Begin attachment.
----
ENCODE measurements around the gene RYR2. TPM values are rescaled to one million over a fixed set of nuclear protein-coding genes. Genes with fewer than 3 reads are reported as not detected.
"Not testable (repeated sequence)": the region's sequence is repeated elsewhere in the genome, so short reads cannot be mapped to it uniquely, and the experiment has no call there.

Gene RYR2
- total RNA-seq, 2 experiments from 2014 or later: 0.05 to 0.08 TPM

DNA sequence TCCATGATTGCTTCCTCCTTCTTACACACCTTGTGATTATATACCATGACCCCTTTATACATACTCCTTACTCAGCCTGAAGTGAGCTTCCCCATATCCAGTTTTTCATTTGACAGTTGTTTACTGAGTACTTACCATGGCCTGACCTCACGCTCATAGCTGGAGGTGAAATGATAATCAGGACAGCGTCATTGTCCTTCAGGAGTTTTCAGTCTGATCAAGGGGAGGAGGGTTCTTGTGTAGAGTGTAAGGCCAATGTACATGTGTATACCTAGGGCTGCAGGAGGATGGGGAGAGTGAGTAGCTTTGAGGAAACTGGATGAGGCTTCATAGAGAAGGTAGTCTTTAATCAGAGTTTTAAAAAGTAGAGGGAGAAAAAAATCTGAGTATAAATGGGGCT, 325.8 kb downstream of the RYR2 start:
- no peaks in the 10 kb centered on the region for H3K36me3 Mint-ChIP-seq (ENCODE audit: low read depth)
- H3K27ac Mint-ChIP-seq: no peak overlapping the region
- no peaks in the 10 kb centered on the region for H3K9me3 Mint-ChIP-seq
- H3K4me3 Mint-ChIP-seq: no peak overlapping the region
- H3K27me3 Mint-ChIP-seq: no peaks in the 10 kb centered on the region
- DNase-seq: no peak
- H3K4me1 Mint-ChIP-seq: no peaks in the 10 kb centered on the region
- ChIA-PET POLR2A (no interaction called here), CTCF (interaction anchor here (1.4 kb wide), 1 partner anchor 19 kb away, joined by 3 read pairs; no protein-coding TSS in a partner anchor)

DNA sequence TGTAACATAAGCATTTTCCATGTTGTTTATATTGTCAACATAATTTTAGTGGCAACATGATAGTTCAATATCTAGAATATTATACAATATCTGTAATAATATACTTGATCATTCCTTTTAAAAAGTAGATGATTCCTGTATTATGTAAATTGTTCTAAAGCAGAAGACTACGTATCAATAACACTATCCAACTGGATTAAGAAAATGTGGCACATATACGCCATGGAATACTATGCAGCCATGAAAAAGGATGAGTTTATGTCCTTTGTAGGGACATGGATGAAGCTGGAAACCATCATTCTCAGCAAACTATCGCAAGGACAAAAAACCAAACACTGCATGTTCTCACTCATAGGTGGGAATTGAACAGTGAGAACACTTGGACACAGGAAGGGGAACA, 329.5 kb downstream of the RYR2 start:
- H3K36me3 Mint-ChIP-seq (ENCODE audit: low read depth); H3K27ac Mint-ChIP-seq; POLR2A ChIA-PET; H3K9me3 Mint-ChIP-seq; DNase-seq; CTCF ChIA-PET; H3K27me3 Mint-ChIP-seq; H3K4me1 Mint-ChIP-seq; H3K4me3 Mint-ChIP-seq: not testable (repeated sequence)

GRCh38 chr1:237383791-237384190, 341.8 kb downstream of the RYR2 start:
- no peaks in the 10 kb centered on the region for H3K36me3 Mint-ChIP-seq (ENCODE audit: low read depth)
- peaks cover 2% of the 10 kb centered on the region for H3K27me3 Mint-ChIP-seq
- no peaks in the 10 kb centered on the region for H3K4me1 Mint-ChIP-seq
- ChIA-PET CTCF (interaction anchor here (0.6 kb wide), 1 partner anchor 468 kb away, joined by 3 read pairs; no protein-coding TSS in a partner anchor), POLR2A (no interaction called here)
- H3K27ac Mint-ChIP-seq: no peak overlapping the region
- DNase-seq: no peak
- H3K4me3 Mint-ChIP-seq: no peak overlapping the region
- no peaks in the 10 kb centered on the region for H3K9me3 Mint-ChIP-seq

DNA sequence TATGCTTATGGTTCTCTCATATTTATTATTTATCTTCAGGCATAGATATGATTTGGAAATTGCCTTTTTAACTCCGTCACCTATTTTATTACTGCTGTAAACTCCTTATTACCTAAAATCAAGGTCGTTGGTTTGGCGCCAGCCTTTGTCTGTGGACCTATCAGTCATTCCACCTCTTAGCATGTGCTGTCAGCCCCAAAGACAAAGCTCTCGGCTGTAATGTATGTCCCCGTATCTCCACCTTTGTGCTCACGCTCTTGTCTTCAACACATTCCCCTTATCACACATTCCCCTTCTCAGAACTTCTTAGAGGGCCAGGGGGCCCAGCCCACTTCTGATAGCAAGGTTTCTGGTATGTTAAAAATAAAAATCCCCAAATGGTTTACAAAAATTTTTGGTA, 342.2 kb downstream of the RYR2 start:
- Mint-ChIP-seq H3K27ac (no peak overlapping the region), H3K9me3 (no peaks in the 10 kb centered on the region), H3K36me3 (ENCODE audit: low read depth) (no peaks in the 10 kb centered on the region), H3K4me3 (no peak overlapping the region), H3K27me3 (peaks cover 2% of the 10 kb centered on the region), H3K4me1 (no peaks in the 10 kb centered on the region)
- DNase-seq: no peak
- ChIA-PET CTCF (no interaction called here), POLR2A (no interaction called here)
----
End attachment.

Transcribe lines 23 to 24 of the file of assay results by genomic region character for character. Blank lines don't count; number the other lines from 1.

- H3K4me3 Mint-ChIP-seq: no peak overlapping the region
- no peaks in the 10 kb centered on the region for H3K9me3 Mint-ChIP-seq